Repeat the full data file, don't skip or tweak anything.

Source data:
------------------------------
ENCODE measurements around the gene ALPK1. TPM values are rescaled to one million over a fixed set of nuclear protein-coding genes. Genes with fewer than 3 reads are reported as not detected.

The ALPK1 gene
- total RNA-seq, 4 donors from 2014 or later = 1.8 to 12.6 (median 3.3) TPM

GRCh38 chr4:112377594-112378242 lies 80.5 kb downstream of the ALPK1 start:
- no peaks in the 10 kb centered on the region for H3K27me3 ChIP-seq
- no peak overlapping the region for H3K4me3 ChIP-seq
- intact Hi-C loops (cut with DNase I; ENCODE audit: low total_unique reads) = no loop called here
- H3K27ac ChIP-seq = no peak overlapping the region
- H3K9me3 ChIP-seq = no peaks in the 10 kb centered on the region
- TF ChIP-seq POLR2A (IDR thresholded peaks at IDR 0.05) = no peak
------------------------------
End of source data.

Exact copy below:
ENCODE measurements around the gene ALPK1. TPM values are rescaled to one million over a fixed set of nuclear protein-coding genes. Genes with fewer than 3 reads are reported as not detected.

The ALPK1 gene
- total RNA-seq, 4 donors from 2014 or later = 1.8 to 12.6 (median 3.3) TPM

GRCh38 chr4:112377594-112378242 lies 80.5 kb downstream of the ALPK1 start:
- no peaks in the 10 kb centered on the region for H3K27me3 ChIP-seq
- no peak overlapping the region for H3K4me3 ChIP-seq
- intact Hi-C loops (cut with DNase I; ENCODE audit: low total_unique reads) = no loop called here
- H3K27ac ChIP-seq = no peak overlapping the region
- H3K9me3 ChIP-seq = no peaks in the 10 kb centered on the region
- TF ChIP-seq POLR2A (IDR thresholded peaks at IDR 0.05) = no peak